Callie Sundin (7) scores against Kennesaw State. (Twitter/@VandyLacrosse)
Callie Sundin (7) scores against Kennesaw State. (Twitter/@VandyLacrosse)

There’s no “I” in team—just ask Callie Sundin

Sundin prides herself on teamwork, whether it’s on the lacrosse field or on a Zoom call with a nonprofit organization.

March 18, 2021

Junior attack Callie Sundin found herself choosing between three sports in sixth grade: lacrosse, field hockey or ski-racing.

Born in Morristown, New Jersey to Betsy and Glen Sundin, Callie was always encouraged to get outside and get active. Sometimes this looked like heading to the backyard with her sister Mackenzie to play lacrosse. Other times this entailed heading to Campgaw Mountain after school to ski with her father. By third grade, Sundin was playing lacrosse for her town’s recreational team. 

Friday afternoons consisted of practicing lacrosse with her friends. Sometimes in the summer, her coach would replace lacrosse balls with water balloons, and Sundin and her teammates would battle to see who could hold onto their balloon for the longest period of time. 

Lacrosse was the sport that Sundin was most passionate about, so in sixth grade when time came to choose which sport to further pursue, she chose lacrosse. From sixth grade through high school, Sundin played for her local travel lacrosse team. 

As she continued to play lacrosse, Sundin’s love for the sport only grew. Being a member of an elite travel team, the thought of being recruited to play for a college team was one Sundin had flirted with for years. When time came to decide whether or not to start the recruiting process, teamwork was Sundin’s selling point.

“I genuinely loved being on a team with individuals and working towards a win, a shared goal, whatever it might be, with a group of people,” Sundin says. “I knew that that was something that I wanted to have in my college experience. I love the feeling of being with others, and I love the feeling of competing.”

During a summer tournament, Sundin caught the eye of a member of the previous coaching staff at Vanderbilt, and the coach sent Sundin an email expressing interest in her play. One week later, Sundin booked a plane ticket to Nashville with her father and older sister Mackenzie, a fellow lacrosse player who was also considering college recruitment at the time.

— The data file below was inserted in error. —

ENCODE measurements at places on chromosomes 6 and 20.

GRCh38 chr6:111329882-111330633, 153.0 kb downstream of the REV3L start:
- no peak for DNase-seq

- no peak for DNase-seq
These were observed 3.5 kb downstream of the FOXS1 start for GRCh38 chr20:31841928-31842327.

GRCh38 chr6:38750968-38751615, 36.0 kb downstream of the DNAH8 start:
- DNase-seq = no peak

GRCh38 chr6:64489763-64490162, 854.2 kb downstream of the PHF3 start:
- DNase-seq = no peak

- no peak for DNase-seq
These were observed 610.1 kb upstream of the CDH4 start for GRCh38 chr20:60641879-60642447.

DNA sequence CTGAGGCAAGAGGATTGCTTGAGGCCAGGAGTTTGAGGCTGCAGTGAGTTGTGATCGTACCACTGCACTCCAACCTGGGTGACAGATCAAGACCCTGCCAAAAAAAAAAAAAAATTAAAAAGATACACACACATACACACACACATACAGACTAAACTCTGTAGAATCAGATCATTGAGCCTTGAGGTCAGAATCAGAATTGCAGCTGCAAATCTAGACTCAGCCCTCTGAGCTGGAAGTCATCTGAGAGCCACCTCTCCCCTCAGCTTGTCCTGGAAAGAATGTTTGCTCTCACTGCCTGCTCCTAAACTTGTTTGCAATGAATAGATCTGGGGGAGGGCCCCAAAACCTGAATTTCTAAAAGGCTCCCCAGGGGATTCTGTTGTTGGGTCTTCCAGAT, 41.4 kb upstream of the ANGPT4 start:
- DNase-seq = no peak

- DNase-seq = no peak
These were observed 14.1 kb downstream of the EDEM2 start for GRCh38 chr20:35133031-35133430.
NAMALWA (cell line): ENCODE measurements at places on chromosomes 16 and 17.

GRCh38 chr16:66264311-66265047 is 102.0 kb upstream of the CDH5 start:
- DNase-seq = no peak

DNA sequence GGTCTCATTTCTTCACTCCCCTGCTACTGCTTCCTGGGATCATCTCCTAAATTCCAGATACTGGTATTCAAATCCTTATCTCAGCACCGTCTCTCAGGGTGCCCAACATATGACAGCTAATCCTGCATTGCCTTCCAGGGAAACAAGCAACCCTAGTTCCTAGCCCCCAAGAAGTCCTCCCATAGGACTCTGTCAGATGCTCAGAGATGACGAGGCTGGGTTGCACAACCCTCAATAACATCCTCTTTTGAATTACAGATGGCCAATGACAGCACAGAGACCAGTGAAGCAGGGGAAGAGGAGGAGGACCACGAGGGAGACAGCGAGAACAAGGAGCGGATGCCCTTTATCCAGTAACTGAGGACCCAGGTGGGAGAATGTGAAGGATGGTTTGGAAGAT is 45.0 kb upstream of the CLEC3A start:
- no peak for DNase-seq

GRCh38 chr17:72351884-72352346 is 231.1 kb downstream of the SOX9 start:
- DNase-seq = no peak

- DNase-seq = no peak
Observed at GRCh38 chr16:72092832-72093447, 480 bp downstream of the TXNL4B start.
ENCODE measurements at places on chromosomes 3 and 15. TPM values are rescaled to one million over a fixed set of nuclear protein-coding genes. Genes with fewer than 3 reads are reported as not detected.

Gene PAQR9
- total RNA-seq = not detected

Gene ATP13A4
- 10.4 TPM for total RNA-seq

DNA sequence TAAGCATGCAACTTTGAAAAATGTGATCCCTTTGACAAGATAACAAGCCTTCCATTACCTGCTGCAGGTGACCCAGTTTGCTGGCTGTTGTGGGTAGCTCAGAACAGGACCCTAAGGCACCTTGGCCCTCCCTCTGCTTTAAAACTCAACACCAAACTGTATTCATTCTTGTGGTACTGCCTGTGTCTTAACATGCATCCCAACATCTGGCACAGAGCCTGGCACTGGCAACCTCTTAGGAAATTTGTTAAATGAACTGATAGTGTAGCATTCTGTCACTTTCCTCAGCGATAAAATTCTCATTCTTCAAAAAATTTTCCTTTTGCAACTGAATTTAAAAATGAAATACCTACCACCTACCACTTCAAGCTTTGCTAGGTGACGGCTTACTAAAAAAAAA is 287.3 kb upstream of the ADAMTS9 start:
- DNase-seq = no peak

“We had a lot of fun visiting colleges,” Sundin says. “We made it a unique experience—we watched lacrosse games and tried out the dining halls. My older sister and I both kind of just fell in love with the city of Nashville, the geographic landscape and this whole Vanderbilt experience.”

Not long after her visit, Sundin committed to Vanderbilt for lacrosse, and her sister Mackenzie applied and was accepted early decision. 

“We both took on this journey together, and I think that the Vanderbilt program was really a destiny for my sister and I,” Sundin says. “That’s a bond that we will always have.”

Since arriving at Vanderbilt, Sundin has taken the transition from high school to college athletics in stride. Though demanding, the daily structure of the life of a student athlete has helped Sundin grow as both a student and an athlete. During her freshman year, Sundin saw playing time in all 16 games. 

Teamwork is a thread that Sundin has continued to see during her time at Vanderbilt, both on and off the field. After taking an Organizational Behavior course for her business minor, Sundin found herself fascinated with using structure within organizations in order to foster success, and her professor suggested that she consider consulting. 

Thanks to his suggestion, Sundin applied and was accepted to Vanderbilt student organization Students Consulting for Nonprofit Organizations (SCNO). Her first project? Increasing the number of donors contributing to local nonprofit organization Nashville International Center for Empowerment (NICE). 

After working tirelessly with her team of fellow Vanderbilt undergraduates, the most rewarding part of Sundin’s explorations in consulting have been the reactions of the people that she’s been helping.  

“My favorite memory of working with NICE was seeing the reaction to our final presentations,” Sundin says. “We put together a huge deliverable for them with all the information on how we thought they could reach their target donor.”

The experience not only was impactful to the organization, but also to Sundin personally.

“Knowing that she really felt passionate about the ideas and was excited to take them on was such an amazing moment and makes me feel so grateful for that opportunity and realize that I would be able to touch those around me,” Sundin says.

Harnessing the power of individuals in a team setting is what keeps Callie running. Whether it’s on the lacrosse field or in the workplace, Sundin is a team player.

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